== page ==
• Not enough information or limitations in the document could lead to the mismanagement of your finances or to your finances being managed in a way that you do not agree with.
  • Your attorney must manage your affairs in the way that you direct in the document. Strict limitations can make it difficult for your attorney to take care of your finances.
  • If you appoint more than one attorney to act jointly, disagreements between them could cause problems and lead to delays in the management of your financial affairs.
  • If not reviewed regularly, your power of attorney document might not meet your current needs or the requirements of the law.
  • The person you previously selected to be your attorney may no longer be the best choice or may no longer be available.
  • Possibility of “competing” powers of attorney if you have signed more than one power of attorney document. If you appoint a new attorney, you should cancel your previous power of attorney document and advise your financial institution of the change.

What about Joint Accounts?

Joint accounts are bank accounts in which two or more people have ownership rights over the same account. These rights include the right for all account holders to deposit, withdraw, or deal with the funds in the account, no matter who puts the money into the account.

In many cases, joint accounts include the right of survivorship. This means that if one of the account holders dies, the surviving account holder becomes the owner of the account, with the right to deposit, withdraw, and deal with the funds in the account.

In some cases, joint accounts may be considered as an option for someone to get help from family members or friends to pay bills and manage their finances. For example, health conditions or mobility issues could make it difficult for someone to manage their personal banking on their own. Getting to the bank or using online banking services can be difficult for some people. A person may consider setting up a joint account with a family member, such as an adult child, after the death of a spouse who used to deal with the household finances.

It may also be important to consider other consequences of a joint account such as whether probate fees or taxes will apply upon the death of a joint account holder or whether the remaining funds are intended to form part of the deceased’s estate or be gifted to the surviving joint account holder. These considerations may be addressed in consultation with a lawyer.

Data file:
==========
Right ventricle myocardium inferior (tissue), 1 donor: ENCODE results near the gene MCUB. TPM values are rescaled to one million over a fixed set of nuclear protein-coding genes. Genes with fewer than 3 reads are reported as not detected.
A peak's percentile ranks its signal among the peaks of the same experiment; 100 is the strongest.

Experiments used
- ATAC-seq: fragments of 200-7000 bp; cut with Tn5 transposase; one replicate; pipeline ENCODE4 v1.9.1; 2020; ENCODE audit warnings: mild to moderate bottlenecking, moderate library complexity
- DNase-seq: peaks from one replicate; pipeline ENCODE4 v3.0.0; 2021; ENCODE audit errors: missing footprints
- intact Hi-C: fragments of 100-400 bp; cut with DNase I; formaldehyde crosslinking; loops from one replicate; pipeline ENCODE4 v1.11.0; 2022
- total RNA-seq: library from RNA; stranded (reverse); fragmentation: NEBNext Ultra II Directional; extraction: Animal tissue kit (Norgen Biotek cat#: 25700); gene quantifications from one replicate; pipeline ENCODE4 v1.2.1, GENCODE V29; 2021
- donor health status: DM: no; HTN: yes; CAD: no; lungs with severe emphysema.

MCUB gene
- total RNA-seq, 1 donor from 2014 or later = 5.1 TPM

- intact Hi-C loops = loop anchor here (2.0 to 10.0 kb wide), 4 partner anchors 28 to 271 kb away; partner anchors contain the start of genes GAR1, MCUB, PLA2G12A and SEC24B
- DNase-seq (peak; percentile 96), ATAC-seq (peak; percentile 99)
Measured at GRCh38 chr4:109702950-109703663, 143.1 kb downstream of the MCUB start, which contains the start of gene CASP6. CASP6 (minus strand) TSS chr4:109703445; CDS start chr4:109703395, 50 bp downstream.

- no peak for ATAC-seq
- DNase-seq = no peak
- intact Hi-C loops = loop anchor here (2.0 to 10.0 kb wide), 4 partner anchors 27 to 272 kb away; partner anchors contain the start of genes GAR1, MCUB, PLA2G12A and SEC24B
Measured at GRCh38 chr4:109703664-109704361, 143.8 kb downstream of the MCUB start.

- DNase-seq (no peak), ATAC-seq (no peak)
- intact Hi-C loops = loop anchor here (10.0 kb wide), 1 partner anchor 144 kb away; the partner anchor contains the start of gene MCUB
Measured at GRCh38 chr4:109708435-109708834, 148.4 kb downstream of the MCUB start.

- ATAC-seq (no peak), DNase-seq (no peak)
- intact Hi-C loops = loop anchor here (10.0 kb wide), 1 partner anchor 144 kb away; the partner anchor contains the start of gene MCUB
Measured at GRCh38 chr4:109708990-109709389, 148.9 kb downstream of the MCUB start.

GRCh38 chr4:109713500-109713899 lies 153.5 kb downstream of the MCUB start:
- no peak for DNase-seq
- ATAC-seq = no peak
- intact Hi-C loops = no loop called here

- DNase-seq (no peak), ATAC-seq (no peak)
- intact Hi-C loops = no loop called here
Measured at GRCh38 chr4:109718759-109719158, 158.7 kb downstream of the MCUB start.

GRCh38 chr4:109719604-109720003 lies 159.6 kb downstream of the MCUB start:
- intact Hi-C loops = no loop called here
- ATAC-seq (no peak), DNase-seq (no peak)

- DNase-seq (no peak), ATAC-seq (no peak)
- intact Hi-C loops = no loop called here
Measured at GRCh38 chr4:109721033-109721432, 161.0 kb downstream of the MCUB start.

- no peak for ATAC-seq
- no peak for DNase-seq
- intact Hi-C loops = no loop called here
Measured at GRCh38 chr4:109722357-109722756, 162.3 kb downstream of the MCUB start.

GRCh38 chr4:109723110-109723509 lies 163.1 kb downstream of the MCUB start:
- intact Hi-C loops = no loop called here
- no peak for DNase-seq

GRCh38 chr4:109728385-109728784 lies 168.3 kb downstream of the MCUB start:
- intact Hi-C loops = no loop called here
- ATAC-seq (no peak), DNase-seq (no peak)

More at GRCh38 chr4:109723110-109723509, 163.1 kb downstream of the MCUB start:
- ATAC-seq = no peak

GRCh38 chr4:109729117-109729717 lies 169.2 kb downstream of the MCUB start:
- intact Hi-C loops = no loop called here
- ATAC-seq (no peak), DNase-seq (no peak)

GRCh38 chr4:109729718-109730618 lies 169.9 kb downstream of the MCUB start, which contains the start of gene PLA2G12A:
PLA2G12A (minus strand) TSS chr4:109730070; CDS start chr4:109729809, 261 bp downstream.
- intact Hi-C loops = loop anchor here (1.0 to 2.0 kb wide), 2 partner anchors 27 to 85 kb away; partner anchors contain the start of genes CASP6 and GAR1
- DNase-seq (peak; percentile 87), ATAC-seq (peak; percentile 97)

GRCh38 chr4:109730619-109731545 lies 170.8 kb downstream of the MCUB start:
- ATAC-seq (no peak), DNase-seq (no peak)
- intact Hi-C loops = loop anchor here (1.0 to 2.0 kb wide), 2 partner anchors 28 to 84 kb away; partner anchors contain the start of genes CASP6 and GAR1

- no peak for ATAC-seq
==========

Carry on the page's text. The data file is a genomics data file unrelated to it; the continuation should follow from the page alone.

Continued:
Risks associated with Joint Accounts (vs POA’s)

  • Unless you can state otherwise in your banking agreement, any person named on the joint account is able to withdraw money from the account at any time. They don’t need permission from you to do so, even if most or all the funds in the account were deposited by you.
  • Funds withdrawn may never be recovered.
  • If the relationship between you and your joint account holder breaks down, you risk the money being withdrawn or that the account may not be handled in the way that you wished.
  • If your joint account holder and their spouse separate or divorce, the money in the joint account could be claimed in the separation or divorce settlement.
  • It is difficult to hold a joint account holder legally accountable for taking money from the account that they weren’t supposed to.
  • You may have to go to court to challenge the actions of a joint account holder. This could be expensive and stressful. It may also take a long time to resolve.
  • If it is not clear that the money in the account was meant to be a gift to the surviving joint account holder or whether it was meant to become part of the deceased joint account holder’s estate, legal disputes could arise.
  • You will share responsibility with your joint holder for all transactions made through the account.
  • If one of the joint account holders has financial problems or declares bankruptcy, creditors could make claims on the money in the account.
  • The bank may require both people named in the joint account to give approval to remove one of you from the account.

**Everyone is encouraged to seek legal advice as well as estate planning advice from qualified industry professionals. Being prepared in advance is a wise thing to do to avoid any unexpected problems when situations arise. **